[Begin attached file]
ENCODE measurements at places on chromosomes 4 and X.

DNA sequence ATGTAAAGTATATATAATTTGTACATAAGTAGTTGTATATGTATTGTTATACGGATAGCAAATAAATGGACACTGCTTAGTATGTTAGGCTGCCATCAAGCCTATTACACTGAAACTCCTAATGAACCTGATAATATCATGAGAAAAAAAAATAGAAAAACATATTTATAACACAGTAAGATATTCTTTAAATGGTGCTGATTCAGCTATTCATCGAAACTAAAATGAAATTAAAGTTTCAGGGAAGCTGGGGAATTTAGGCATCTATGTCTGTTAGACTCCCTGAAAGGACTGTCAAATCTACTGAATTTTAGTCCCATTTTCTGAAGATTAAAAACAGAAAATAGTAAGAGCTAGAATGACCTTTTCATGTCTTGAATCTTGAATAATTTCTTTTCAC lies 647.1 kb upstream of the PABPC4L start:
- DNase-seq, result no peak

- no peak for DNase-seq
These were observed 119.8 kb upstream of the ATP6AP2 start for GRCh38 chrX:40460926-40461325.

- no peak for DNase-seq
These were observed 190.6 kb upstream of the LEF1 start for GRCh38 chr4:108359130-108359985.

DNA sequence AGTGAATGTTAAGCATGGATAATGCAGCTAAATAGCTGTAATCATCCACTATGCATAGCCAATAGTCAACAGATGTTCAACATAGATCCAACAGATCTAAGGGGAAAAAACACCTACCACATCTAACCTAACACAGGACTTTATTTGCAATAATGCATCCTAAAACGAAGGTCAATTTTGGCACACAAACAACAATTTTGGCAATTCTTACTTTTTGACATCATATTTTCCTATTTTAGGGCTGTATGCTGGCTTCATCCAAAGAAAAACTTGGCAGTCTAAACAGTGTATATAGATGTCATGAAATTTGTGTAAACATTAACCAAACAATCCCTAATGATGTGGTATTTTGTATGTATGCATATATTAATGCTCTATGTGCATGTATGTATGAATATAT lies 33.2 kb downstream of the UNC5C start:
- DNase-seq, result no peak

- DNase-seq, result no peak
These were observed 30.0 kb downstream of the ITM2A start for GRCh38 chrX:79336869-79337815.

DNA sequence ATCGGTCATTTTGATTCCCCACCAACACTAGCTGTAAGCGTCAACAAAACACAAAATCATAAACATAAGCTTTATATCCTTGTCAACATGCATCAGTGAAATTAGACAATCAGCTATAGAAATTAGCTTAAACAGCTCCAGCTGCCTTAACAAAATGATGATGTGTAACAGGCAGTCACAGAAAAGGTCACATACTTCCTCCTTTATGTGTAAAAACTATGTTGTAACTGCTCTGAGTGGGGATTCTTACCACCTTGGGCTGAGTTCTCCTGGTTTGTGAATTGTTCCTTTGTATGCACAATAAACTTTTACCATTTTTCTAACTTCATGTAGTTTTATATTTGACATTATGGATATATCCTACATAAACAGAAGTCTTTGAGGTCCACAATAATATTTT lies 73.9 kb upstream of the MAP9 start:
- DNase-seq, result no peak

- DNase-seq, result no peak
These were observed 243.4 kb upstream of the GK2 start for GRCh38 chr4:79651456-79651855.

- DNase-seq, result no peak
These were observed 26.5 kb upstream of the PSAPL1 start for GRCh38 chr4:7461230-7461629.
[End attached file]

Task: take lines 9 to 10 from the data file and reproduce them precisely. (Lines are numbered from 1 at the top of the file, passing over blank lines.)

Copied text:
- DNase-seq, result no peak

- DNase-seq, result no peak